Fallacies and Facts About Japan and America

Tom Peters

The hour is approaching when the administration, under severe protectionist pressure from Congress, must decide whether to again certify Japan as an unfair trader under the Super 301 clause to the 1988 Omnibus Trade Act. I hope that before yielding to the arguments of demagogues like Lee Iacocca and escalating the war of nerves with our most important ally and economic partner, our friends along the Potomac will consider the following fallacies—and facts.

Conventional Wisdom: Japanese productivity leads the world.

Fact: American productivity leads the world, and is a third higher than Japan’s. Canada is a close second to the U.S. Japan is back in the pack, tied with Britain. (Japan is very good at a few things, muddled overall. We’re pretty good at most things.)

CW: Average income in Japan towers above ours.

Fact: After adjustments for relative “purchasing power” (how much can you buy with your bucks?), American income tops the standings and is about 40 percent above Japan’s.

CW: Japan’s positive trade balance is the highest in the world.

Fact: West Germany, just half Japan’s size, is comfortably ahead of Japan in total exports and also has the world’s highest positive trade balance. (We’re first in total exports by a hair’s breadth, Japan is third. Japan’s positive trade balance is plummeting.

CW: America is getting whipped in technology-based exports.

Fact: The three technology-export leaders are the U.S., Japan and West Germany. The U.S. has a 78 percent share of the three nations’ combined technology exports, Japan is second with 14 percent, Germany trails at 8 percent.

CW: Japan is clobbering us in electronics and other high-tech arenas.

Fact: The U.S. has a yawning lead in computers, software and bio-technology among other areas and is ahead in leading-edge microprocessor and semiconductor technology too.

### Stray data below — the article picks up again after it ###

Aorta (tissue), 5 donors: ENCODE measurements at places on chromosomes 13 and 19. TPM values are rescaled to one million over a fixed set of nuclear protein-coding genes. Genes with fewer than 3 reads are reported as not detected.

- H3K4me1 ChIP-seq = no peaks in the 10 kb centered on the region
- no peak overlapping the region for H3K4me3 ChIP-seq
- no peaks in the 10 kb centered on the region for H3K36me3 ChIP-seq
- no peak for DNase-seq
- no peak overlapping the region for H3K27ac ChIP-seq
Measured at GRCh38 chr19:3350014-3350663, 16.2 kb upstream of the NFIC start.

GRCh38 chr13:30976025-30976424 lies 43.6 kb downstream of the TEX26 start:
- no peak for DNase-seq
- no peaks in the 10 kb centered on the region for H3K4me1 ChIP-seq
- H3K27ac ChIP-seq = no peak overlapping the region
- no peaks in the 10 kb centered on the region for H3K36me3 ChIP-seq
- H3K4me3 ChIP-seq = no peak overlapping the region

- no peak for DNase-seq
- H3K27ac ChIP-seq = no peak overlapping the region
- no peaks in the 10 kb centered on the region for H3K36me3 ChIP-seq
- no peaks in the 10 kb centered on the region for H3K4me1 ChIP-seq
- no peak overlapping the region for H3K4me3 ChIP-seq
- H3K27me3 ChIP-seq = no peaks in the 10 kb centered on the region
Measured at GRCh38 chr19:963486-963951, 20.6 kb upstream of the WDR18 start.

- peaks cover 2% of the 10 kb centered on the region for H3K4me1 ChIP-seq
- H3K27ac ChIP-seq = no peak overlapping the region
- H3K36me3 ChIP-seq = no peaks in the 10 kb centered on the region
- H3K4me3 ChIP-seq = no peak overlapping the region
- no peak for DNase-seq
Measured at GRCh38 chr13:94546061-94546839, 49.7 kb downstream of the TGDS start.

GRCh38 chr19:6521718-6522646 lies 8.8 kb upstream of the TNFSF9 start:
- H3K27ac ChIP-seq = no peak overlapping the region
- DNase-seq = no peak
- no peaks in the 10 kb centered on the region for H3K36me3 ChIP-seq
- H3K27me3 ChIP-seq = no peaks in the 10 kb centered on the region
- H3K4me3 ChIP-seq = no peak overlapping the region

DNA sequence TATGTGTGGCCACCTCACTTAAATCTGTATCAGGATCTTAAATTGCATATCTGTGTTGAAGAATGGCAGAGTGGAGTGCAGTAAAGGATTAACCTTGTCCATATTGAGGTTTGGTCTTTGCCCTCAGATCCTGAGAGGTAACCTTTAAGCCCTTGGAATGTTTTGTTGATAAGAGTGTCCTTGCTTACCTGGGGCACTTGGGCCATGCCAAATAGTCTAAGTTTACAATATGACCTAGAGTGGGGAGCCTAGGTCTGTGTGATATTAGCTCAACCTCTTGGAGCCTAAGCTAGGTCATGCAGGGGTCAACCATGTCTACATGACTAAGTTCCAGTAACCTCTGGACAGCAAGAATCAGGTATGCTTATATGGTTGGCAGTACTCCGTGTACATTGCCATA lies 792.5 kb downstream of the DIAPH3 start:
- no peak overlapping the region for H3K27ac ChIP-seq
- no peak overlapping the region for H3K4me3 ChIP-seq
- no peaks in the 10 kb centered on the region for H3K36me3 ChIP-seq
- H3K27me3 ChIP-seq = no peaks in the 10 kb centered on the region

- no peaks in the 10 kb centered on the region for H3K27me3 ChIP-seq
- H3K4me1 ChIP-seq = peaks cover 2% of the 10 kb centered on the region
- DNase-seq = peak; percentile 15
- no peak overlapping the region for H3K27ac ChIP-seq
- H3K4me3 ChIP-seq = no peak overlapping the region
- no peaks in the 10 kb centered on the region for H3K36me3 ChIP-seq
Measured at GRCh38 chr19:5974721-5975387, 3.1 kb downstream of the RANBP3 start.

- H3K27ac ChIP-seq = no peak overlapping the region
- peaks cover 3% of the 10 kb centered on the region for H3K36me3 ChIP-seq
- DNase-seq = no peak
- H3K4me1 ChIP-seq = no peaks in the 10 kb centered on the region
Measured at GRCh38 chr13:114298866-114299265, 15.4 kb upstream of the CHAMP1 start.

CW: America has lost its basic-science edge.

Fact: We hold a tidy advantage over Japan in Nobel prizes 188 to 5, and also have a comfortable lead—in absolute and per capita terms—in published theses and basic-research spending.

CW: Research and production consortia and centrally planned market strategies are Japan’s keys to success. We suffer from fragmentation, lack of focus.

Fact: Japan’s key to success is fierce rivalry between firms in its big domestic market. It’s never had a production consortium and the results of its research consortia are problematic. Government-led market coordination in Japan, always overrated in importance, is today in eclipse.

CW: Japanese employees are loyal, thanks mainly to guaranteed employment. Ours aren’t.

Fact: Surveys reveal that American workers are more loyal to their employers than Japanese workers. Only a third of Japanese workers were ever covered by lifetime employment and the fraction is shrinking. Promotion based on seniority, another long-time Japanese habit, is now
giving way to American-style promotion based on merit.

CW: We are a service economy. Japan is a manufacturer.

Fact: Indeed we are a service economy. But so is Japan. About two-thirds of Japan’s GNP is in services, with anemic productivity compared to the U.S. (Incidentally, America’s share of GNP generated by manufacturing has been steady since 1925.)

CW: America’s top college grads—computers, engineering, science—go to work in banks rather than factories. Japan’s best and brightest go to work in factories.

Fact: Most American graduates do go to work in banks and other service-sector areas. But so do most Japanese grads; over two-thirds of the new engineering and science slots in Japan went unfilled last year.

CW: Japan’s workers toil more hours than we do.

Fact: True, the average Japanese worker puts in 250 hours per year more than his or her American counterpart. But the Japanese worker works 450 hours a year less than the German worker, who produces many more exportable goods on average.

CW: Japan’s global market share is soaring. America’s is plummeting.

Fact: Japan’s and America’s share of world output are both going up, at the expense of the Europeans.

CW: Japanese auto companies build plants in America, then make the sophisticated parts in Japan and relegate the mundane assembly chores to us.

Fact: Domestic (U.S.) content in Japanese-run U.S. car plants is 67 percent and rising. Domestic content in American-run plants in the U.S. is falling, as we outsource more from Mexico (and sometimes Japan).

Are the Japanese fair or unfair traders? How about the U.S.? Are our hands as clean as we claim? Is the Japanese society changing? Or stuck in millennia-old ruts? Next week, I will continue with this list of surprises and discuss the dangers of yielding to the paranoia now
clouding our view of Japan.

(c) 1990 TPG Communications.

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